Friday, 4 November 2011

A man who says he sleeps like a baby obviously does not have one!

It is normally just around the time that you finally feel you are getting the hang of the whole parenting thing that things go spectacularly wrong.  Our boys were about six months old at the time, eating and sleeping well and the Sweetpea and I were starting to feel human again.  I had even managed to put on make-up once or twice, and had been out of sweatpants at least once, a giant leap forward.  I had been out of the house to the twin club and to the shops, no minor feat for someone totally unused to being accessorised by two small babies.  Life was good.

In order to celebrate the return of our lives to relatively sane levels of functioning, the Sweetpea decided to take some leave so that we could spend some time together as a family.  Obviously unused to having their dad around full time, the twins decided to make the most of the situation.  They collectively decided (I cannot imagine that anything so well thought-out could be purely random) that they would not sleep again until he returned to work.  From that moment on, they took it in turns to sleep for only forty minutes at a time, day and night.  Better still, they timed it so that after twenty minutes of one being asleep, the other would wake up, and after nineteen minutes and fifty seconds of frantic rocking, would fall into a sound sleep, just in time for the other to wake up.  This continued the whole night and throughout the day, for the whole of the month of August.  The Sweetpea and I did not know what had hit us.  We still refer to it as the suicide month.  Sleep became like a unicorn - although rumoured to exist, it was just something we were never going to see!  When we tried to work it out at a later stage (when our brains started functioning again), we figured that we each had been sleeping less than forty minutes in a 24 hour period.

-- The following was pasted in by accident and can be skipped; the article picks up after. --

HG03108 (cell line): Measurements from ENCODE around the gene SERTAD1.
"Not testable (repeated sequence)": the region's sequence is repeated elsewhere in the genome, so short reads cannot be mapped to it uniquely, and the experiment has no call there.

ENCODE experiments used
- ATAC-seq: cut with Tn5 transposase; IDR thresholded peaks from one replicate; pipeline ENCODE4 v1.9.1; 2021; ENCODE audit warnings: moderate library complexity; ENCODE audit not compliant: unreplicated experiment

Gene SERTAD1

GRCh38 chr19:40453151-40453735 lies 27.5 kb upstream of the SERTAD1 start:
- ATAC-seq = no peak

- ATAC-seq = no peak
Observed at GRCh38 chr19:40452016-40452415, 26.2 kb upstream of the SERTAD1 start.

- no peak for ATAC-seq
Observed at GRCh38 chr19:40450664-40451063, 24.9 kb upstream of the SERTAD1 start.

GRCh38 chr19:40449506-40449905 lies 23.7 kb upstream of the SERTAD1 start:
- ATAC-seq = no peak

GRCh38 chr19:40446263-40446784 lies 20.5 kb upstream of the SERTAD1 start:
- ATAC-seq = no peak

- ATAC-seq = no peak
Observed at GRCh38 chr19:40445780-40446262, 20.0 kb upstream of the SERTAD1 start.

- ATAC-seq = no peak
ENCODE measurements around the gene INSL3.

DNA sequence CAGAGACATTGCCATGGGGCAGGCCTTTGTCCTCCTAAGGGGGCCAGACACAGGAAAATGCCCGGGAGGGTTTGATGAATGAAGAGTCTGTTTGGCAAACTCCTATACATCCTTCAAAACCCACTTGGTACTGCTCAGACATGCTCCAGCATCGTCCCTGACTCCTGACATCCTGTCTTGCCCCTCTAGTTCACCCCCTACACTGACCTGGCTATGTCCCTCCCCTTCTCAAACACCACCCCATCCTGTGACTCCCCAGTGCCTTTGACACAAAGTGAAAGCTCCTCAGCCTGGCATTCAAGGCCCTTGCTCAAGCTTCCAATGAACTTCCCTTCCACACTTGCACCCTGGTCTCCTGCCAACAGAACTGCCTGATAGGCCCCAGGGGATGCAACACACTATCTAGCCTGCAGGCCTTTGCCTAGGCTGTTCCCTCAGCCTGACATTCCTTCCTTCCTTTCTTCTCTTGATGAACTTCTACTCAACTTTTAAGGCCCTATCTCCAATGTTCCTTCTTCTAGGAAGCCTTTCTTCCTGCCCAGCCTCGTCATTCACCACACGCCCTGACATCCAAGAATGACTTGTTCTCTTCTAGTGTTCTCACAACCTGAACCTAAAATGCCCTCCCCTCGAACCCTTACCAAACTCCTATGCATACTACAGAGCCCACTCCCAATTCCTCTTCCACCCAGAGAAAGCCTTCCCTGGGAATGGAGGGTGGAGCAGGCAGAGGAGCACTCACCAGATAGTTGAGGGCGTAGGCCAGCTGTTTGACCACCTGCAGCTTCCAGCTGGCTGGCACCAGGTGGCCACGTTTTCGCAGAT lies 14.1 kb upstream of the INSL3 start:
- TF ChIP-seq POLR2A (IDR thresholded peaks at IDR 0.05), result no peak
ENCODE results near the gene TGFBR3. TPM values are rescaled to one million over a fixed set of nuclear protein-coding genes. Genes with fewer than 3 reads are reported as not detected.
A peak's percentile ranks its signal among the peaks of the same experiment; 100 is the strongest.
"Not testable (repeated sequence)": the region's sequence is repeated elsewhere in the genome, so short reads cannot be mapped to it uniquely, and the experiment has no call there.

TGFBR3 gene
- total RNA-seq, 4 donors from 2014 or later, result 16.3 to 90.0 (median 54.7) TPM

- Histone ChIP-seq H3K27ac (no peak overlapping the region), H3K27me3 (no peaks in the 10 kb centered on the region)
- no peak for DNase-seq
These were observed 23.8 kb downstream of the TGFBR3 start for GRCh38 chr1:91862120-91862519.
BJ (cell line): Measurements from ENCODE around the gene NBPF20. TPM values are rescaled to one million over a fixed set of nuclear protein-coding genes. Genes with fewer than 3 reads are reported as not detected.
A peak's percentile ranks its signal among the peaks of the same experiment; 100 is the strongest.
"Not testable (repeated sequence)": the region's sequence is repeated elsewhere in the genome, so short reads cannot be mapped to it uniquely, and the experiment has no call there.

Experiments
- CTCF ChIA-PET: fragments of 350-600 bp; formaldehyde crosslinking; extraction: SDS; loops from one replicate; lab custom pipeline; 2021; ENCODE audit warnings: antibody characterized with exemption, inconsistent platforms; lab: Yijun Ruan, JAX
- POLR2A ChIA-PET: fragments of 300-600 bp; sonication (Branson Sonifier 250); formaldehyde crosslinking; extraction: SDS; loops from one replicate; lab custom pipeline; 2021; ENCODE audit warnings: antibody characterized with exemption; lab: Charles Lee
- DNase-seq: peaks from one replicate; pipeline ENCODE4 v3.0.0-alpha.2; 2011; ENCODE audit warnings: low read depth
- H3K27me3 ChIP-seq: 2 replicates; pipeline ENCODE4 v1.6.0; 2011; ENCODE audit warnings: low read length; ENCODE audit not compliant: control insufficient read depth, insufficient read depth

It was time for drastic action.  We were firmly convinced that as parents, we wanted to raise our children according to the principles of Attachment theory, which maintains that little ones should be nurtured and never left to cry or feel rejected.  It was as though the boys wanted to see how committed we were to the principles.   We decided that they only way for us to survive was to split them up, and so for the first time in their short lives, they were assigned to different rooms, and were more than four meters away from each other.  The Sweetpea and I would assign ourselves a different child each night and spend that time rocking and comforting and doing whatever it took to get them back to sleep again.  We slept on the floors beside their cots for most of the time, and on the few occasions when we both ended up in our own bed at the same time, it felt as though there was a stranger climbing into bed with us.  We would look at each other in a bemused way, grunt, and then fall straight back to sleep again.

We were never sure what happened to change it, or perhaps the diabolical attachment test was over, but as quickly as it had started, it finished.  The Sweetpea headed back to work, vowing never to take leave again, and the twins started sleeping like angels.  

Just goes to show - you can do anything you like, but until your kids decide to change their behaviour, you are wasting your time.  So who is really running our families?  I think our children are kind enough to let us believe it is us parents in control, but the reality is far from that!

No comments:

Post a Comment